Nested Loops, Hash, Or Merge: Which Is Best?

Grant Fritchey dodges the important questions:

First response, also a joke, was the question at the title of this post:

What is the preferred operator when joining tables: Hash Match, Nested Loops or Merge?

While my immediate response to this question is, yes. Meaning, they’re all preferred, situationally. I decided to expand on that a bit.

I completely agree with Grant:  there is no single best operator.  If there were, database companies wouldn’t have multiple options.  That said, in an ideal world, all joins would be merge joins; in our fallen world, nested loops and hash matches often prove superior second-best alternatives.

Parallelism Strategies For Grouping Operations

Itzik Ben-Gan continues his series on grouping data in SQL Server by looking at how these operations can go parallel:

Besides needing to choose between various grouping and aggregation strategies (preordered Stream Aggregate, Sort + Stream Aggregate, Hash Aggregate), SQL Server also needs to choose whether to go with a serial or a parallel plan. In fact, it can choose between multiple different parallelism strategies. SQL Server uses costing logic that results in optimization thresholds that under different conditions make one strategy preferred to the others. We’ve already discussed in depth the costing logic that SQL Server uses in serial plans in the previous parts of the series. In this section I’ll introduce a number of parallelism strategies that SQL Server can use for handling grouping and aggregation. Initially, I won’t get into the details of the costing logic, rather just describe the available options. Later in the article I’ll explain how the costing formulas work, and an important factor in those formulas called DOP for costing.

As you will later learn, SQL Server takes into account the number of logical CPUs in the machine in its costing formulas for parallel plans. In my examples, unless I say otherwise, I assume the target system has 8 logical CPUs. If you want to try out the examples that I’ll provide, in order to get the same plans and costing values like I do, you need to run the code on a machine with 8 logical CPUs as well. If you’re machine happens to have a different number of CPUs, you can emulate a machine with 8 CPUs—for costing purposes—like so:

DBCC OPTIMIZER_WHATIF(CPUs, 8);

Even though this tool is not officially documented and supported, it’s quite convenient for research and learning purposes.

This is a fairly long article, but a great one.

Finding Low-Hanging Fruit When Tuning SQL Server

Kevin Hill has a couple scripts which help him find easy performance gains:

Recently, I’ve been getting a lot of performance tuning work, much of which is basically “things are slow…can you fix them?” type of requests.  Most experienced DBAs know that there a few gazillion factors that can lead to this request, and I won’t re-hash them here.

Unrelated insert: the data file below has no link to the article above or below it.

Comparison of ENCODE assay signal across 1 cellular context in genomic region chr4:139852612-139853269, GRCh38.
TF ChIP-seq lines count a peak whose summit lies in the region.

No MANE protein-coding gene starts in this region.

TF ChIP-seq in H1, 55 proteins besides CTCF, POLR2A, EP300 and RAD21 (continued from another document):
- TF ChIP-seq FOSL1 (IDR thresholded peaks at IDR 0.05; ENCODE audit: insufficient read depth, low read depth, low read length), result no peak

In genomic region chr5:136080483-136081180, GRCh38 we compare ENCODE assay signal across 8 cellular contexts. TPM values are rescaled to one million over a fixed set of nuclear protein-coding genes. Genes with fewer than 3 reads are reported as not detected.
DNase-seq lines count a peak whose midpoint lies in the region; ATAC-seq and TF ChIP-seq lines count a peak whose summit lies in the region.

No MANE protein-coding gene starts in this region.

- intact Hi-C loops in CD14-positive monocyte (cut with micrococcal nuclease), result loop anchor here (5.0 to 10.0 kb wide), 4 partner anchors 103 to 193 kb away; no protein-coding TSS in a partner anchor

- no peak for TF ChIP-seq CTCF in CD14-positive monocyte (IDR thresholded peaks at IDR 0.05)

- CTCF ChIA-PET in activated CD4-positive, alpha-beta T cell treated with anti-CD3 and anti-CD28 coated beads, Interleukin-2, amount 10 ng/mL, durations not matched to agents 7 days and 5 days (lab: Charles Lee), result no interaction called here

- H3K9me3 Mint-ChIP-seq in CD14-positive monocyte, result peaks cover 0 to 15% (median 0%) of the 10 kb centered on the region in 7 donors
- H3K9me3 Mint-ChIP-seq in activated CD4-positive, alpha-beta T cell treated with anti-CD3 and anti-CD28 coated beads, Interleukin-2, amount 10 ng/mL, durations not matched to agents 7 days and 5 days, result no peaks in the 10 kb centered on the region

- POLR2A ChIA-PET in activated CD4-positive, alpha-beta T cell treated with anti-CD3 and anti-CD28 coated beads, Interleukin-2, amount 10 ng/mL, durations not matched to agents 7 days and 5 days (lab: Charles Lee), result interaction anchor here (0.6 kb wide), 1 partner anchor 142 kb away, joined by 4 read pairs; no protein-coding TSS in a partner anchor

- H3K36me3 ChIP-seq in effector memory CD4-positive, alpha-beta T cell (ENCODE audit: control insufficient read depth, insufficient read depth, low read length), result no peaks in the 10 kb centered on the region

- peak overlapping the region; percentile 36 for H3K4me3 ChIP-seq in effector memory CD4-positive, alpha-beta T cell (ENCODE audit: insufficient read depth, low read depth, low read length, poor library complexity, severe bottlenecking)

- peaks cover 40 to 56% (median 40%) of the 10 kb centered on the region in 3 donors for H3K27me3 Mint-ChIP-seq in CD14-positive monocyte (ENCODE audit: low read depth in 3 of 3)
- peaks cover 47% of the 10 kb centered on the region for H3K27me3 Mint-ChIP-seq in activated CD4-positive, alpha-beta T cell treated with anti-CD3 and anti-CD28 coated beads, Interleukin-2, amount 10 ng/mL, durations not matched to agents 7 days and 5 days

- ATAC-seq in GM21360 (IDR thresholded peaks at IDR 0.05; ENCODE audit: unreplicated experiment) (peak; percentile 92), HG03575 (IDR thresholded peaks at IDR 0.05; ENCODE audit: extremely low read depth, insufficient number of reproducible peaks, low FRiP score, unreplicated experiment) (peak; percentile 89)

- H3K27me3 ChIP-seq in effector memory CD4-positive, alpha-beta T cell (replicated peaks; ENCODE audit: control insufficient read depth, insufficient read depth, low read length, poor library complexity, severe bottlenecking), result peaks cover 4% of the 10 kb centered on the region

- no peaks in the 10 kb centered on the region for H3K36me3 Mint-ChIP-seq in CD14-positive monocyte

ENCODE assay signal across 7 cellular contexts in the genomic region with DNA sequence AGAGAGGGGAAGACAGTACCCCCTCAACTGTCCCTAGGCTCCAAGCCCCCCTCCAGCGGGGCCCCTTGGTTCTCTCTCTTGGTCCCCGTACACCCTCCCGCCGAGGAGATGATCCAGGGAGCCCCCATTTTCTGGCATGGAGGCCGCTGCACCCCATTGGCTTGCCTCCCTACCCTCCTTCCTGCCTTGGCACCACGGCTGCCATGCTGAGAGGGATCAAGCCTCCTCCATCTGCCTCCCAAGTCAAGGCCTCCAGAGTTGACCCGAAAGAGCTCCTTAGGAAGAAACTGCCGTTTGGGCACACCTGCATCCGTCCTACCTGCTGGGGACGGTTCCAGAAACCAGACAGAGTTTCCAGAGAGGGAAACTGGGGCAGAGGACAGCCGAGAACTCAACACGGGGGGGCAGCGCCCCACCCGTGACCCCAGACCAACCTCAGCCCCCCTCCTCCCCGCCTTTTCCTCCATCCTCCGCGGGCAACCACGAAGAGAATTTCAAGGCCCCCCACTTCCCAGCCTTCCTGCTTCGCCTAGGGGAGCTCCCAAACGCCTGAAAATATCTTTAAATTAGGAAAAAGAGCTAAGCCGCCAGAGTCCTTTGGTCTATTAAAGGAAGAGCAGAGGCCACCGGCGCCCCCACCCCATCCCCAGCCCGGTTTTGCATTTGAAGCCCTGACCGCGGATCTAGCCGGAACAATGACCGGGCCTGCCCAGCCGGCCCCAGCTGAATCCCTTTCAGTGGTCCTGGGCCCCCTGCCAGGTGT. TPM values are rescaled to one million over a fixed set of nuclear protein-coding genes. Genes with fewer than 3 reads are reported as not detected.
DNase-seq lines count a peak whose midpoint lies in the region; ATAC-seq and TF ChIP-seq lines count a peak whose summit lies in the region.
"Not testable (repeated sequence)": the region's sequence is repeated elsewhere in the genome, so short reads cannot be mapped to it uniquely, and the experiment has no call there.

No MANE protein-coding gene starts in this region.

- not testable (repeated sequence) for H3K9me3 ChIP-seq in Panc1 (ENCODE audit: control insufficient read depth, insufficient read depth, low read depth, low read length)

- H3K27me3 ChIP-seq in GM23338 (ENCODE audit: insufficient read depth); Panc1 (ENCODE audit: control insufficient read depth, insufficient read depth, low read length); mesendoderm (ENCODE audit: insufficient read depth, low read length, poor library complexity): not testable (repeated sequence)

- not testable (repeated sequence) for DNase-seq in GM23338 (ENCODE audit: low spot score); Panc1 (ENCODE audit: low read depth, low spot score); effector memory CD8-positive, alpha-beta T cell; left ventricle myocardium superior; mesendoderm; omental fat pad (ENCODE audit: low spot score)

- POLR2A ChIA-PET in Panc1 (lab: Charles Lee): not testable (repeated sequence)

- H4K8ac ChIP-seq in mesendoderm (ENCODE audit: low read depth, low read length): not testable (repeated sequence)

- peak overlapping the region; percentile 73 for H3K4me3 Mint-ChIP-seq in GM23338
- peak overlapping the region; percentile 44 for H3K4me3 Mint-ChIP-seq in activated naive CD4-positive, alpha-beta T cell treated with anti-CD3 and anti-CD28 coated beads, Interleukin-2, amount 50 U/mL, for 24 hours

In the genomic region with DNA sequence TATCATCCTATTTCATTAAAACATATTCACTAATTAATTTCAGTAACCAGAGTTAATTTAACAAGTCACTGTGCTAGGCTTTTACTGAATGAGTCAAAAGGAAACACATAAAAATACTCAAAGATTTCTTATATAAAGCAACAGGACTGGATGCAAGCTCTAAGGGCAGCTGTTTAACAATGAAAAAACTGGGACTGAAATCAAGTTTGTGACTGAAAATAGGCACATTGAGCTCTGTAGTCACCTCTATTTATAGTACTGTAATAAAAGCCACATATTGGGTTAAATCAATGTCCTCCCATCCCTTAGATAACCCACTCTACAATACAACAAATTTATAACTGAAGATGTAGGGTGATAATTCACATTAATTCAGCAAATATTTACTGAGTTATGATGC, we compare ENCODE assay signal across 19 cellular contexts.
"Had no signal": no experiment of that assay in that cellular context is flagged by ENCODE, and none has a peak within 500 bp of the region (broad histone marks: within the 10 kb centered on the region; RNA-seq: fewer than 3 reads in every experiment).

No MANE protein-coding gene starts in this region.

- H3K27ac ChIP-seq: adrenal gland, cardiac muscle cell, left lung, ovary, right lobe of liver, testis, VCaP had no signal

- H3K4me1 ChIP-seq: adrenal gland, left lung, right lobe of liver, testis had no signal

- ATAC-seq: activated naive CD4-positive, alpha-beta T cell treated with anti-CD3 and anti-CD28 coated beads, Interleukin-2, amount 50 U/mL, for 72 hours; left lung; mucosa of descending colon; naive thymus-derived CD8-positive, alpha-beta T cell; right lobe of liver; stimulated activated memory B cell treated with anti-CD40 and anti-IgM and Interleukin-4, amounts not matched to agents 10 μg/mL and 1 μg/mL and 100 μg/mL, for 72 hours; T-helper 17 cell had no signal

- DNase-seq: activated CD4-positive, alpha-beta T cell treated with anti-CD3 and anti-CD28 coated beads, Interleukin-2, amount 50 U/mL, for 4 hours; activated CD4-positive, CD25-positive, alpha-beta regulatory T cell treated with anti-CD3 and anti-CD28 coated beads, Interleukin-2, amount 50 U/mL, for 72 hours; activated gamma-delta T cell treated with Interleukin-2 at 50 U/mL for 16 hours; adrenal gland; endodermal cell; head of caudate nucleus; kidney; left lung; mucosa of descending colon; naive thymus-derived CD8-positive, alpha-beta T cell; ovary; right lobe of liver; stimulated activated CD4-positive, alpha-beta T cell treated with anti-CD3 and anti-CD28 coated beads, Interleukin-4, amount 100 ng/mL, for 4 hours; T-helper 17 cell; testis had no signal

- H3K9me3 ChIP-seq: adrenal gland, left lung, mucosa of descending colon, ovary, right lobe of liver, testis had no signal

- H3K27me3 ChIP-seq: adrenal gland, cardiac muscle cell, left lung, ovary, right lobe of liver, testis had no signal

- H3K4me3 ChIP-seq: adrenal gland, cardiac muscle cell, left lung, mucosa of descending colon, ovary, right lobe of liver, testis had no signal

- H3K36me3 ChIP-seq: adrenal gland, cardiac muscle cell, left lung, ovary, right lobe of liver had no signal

Lets assume, that we’ve optimzed or eliminated the server, disks, network, etc. and were now looking at SQL code and everyone’s favorite – indexes.

I have two scripts I use that give me a quick overview of the type of work SQL Server is doing.   These complement each other, and are used AS A STARTING POINT to locate the low-hanging fruit that can be causing excessive work for the disks and memory of the server.

Click through for those scripts.

The Power Of Predicate Pushdown

Pedro Lopes explains how predicate pushdown helps improve performance on queries:

First, let’s define a few terms, so we can see how to detect whether we’re making good use of our indexes, as they relate to the queries running in our SQL Server.

  1. Whenever you submit a query to SQL Server, if it includes a JOIN and/or WHERE clause, that constitutes a row filtering pattern known as a predicate.
  2. The query optimizer can use that to estimate how to best retrieve only the intended rows, after that predicate has been applied, this surfaces in the query plan as the Estimated Number of Rows.
  3. When that estimated plan is executed, and you look at the actual execution plan, this surfaces as the Actual Number of Rows. Usually, a big difference between Estimated and Actual number of rows indicates a misestimation that may need to be addressed to improve performance: maybe you don’t have the right indexes in place?

These are the two properties related to rows you had on every SQL Server plan up to SQL Server 2014.

Read on to learn how predicate pushdown can make queries faster.

Finding Scalar Functions In Execution Plans

Kendra Little points out that scalar user-defined functions can hide in the most unassuming of places:

After we find matches based on the customer id, we have more work “left over” — that’s the “residual” bit.

For every row that matches, SQL Server is plugging values into the Website.CalculateCustomerPrice() function and comparing the result to the Unit price column, just like we asked for in the where clause.

In other words, this is happening for every row in Sales.InvoiceLines that has a matching row in Sales.Invoices.

Which is every single invoice & invoice line, as it turns out.

It’s a shame there’s no “this is why your query is slow” plan operator for scalar UDFs.

Alleviating tempdb Contention

Pam Lahoud has some advice for those with tempdb-heavy workloads: